Why Do We Say "It's Okay?"

Just about immediately before my run with COVID, I had my consult appointment for my colonoscopy in November. Ahhh, mid-forties, what joys you bring... 

I HATE GOING TO NEW DOCTORS. Mostly because I have to recount the almost comically sad laundry list of awfulness that is my medical history, that is almost entirely centered on my now-defunct reproductive system. It is EXHAUSTING to go through all the procedures. I keep saying I am going to type up a handout so I don't have to do it verbally, and I think this last appointment definitely cemented that I need to buck up and just do it, for my own sanity. 

When I finished the emotionally draining recounting of my personal tragedies, the wonderful PA looked at me with pure empathy and said, "I'm so sorry you had to go through all that." 

And what did I say? 

"It's okay." 


I mean, it's such a knee-jerk reaction that speaks to how culturally primed we are to wave away any kind of unpleasant feeling at any cost. "Oh dear, you are sad at my experiences, I need to make it go away so you are not uncomfortable." And thus... "It's okay." 

I actually paused and quickly said, "well, it's NOT actually okay, but I am okay with it and have a good life, so there's that." 

I felt a little better about that response. I feel like I need to really practice saying "thank you, I appreciate that" instead of the dismissive (to myself!) lie, "it's okay," or my amended verbal vomit.

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Easier, Not Easy

Remember that baby shower that I was going to attend, if only for a short time? Well, it was supposed to be this past week, and I was still out with COVID, so I was like, "ok, decision made for me."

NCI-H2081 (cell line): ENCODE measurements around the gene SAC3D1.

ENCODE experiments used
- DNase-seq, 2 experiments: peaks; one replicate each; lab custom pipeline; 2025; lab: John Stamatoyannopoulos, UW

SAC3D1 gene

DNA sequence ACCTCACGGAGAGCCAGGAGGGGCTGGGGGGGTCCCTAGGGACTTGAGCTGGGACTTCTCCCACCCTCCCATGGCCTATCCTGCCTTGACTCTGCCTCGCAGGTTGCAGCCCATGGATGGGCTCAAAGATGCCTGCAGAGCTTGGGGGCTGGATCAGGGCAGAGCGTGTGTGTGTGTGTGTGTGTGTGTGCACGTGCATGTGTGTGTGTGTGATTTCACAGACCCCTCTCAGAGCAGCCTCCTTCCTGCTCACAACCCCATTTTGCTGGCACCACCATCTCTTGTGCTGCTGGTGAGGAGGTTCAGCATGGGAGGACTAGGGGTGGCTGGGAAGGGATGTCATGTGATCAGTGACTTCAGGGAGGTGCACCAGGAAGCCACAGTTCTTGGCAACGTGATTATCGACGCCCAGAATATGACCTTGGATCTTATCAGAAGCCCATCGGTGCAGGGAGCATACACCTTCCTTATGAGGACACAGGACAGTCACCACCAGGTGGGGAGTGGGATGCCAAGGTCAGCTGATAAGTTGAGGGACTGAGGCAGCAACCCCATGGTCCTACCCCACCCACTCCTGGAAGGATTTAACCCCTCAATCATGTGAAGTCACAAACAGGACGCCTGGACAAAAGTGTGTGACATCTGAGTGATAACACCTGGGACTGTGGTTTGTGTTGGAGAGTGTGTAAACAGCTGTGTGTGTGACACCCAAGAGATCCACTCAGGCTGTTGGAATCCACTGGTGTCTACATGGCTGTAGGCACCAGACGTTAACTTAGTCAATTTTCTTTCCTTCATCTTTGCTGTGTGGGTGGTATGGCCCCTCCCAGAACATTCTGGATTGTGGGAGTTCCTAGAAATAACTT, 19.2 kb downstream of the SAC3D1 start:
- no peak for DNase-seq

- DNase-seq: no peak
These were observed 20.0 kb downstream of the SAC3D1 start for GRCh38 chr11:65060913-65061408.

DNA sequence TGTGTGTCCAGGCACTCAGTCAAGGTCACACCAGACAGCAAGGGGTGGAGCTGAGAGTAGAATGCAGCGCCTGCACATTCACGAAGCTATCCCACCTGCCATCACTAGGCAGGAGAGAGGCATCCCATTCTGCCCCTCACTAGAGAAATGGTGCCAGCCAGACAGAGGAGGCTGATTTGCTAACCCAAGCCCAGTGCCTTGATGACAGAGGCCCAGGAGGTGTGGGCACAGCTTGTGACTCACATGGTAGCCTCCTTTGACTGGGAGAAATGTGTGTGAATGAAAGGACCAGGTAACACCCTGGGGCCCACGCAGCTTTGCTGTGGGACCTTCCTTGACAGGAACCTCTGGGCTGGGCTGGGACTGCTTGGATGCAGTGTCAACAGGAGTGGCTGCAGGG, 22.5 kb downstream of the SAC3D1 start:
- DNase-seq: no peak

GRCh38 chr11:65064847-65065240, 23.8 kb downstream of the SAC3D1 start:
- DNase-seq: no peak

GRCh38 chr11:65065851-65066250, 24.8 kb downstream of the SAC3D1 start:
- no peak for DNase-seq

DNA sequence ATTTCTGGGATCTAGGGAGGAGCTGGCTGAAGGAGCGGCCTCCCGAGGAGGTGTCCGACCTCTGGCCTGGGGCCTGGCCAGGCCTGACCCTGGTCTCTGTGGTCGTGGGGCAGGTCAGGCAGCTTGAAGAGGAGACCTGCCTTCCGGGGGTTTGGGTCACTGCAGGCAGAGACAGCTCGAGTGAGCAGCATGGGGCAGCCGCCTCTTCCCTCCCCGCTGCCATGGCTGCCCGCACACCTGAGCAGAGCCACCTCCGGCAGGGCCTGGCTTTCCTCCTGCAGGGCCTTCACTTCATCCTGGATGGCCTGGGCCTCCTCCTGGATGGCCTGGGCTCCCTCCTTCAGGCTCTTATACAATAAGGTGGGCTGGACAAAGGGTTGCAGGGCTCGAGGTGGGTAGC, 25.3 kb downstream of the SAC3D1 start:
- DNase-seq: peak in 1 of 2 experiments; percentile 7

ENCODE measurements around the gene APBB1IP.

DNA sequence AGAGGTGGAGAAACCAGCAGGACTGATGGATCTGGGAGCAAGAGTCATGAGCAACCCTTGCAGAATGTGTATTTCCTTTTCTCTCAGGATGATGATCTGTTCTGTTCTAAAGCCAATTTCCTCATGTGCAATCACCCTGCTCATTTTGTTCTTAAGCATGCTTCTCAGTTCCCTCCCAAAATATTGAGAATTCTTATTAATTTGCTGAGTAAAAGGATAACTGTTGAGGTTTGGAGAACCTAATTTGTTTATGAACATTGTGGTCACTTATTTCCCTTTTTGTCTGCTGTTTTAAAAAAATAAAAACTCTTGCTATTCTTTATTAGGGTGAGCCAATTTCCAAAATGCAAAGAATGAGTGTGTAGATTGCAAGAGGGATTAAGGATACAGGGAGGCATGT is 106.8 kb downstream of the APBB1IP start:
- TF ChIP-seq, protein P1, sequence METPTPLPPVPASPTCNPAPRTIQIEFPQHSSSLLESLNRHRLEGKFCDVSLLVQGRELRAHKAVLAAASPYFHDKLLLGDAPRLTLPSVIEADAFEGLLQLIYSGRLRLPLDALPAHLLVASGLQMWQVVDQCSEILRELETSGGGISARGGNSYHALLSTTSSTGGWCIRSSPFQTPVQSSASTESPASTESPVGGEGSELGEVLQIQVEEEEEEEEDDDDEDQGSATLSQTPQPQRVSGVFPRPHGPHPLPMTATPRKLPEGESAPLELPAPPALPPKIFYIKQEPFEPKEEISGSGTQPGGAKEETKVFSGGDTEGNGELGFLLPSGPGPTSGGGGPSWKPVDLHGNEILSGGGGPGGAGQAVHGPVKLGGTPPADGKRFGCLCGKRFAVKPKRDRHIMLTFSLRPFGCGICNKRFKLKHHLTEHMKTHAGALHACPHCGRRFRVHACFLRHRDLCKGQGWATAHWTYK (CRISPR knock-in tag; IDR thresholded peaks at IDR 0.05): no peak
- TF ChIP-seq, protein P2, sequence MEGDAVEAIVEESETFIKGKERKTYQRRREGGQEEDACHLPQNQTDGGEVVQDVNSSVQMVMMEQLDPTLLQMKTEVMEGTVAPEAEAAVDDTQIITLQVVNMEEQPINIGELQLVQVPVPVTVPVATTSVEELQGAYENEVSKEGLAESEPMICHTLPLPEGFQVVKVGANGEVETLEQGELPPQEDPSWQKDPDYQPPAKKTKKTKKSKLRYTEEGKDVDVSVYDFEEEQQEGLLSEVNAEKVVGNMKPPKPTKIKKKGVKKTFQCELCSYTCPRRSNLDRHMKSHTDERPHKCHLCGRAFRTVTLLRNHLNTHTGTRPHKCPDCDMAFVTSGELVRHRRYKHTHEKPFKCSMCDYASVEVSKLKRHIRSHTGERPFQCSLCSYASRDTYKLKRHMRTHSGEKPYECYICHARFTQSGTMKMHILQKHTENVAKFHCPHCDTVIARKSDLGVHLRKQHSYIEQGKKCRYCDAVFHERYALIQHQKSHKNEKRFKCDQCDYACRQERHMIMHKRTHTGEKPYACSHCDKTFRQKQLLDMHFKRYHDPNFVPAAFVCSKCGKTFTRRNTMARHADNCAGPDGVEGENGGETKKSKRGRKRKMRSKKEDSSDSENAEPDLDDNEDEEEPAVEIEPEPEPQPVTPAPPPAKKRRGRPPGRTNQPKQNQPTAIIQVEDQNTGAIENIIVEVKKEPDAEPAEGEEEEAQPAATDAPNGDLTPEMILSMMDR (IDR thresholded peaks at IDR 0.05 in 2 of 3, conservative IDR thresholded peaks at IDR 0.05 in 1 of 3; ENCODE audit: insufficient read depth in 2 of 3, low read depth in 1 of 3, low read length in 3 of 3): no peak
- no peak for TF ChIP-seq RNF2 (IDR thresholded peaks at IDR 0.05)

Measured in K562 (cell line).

But then it got rescheduled, and now it's this coming Tuesday. So I had a choice. I could show up, put my gifts in the pile and give a hug and eat a treat and skedaddle weirdly. I could drop my gifts off and bugger off because frankly I suspect that Tuesday (my first day back after two weeks) I will be exhausted by the end of the day and so I have a great, legitimate excuse. Or, I could stoically try to make it through the whole thing to be "nice." 

I chose to just open up to the event planner and be honest: 

"Full disclosure, I am very very happy to celebrate J, G, and their baby, but cannot be there for gift opening. I'm not sure how much of my personal history you're aware of, but Bryce and I had a shower where people wrote in books and I still have a number of books for Baby Tennant (that never came to be)... I love the idea (obviously) but it is a little too scar-opening for me to be there for it. I hope you understand the dichotomy of "happy for you, but not willing to reopen trauma and no one wants someone crying at a baby shower."  

DID YOU NOTICE? Not once did I apologize. I did not go into a lot of detail, just the relevant. Mostly, I am proud of not apologizing. 

It occurred to me that it's been long enough (5 years and change) that there are people I work with who have no idea about my saga. They weren't there when we had our school shower. They weren't in the building when I sent out the heartbreaking email thanking everyone for their support and revealing that we had decided to end our journey and had donated (almost) all of the beautiful gifts for the nursery to a charity supporting new moms with a fraction of the support we had. They weren't there when I mysteriously went on a short leave thanks to a Prednisone-fueled breakdown brought on by autoimmune response to incredible stress and trauma. 

I am getting better at sharing less (outside of this space, of course!) -- no one is entitled to my story. I decide when and if to share any part of it in everyday life. And I am definitely getting better at not apologizing for my feelings or my needs based on my experiences. I hope people understand, but if they don't, that's on them, not me. (The event planner understood. I feel like most empathetic humans would.)

I was talking with Bryce about it after I sent the email, and marveling at how far away the raw parts are now. And what he said was amazing, and so wise. He said, "Well with time, it's going to get easier. But easier doesn't mean easy." 

How I love this man. How perfect. It is definitely easier. But, for me at least, I don't think it will ever be "easy." It's trauma that is a part of me, but not all of me. It is woven into my identity, but deeper under the surface. And I am just tickled that it is getting easier over time to own my story, to own my responses to these little stabby moments, and to own my right to self-care.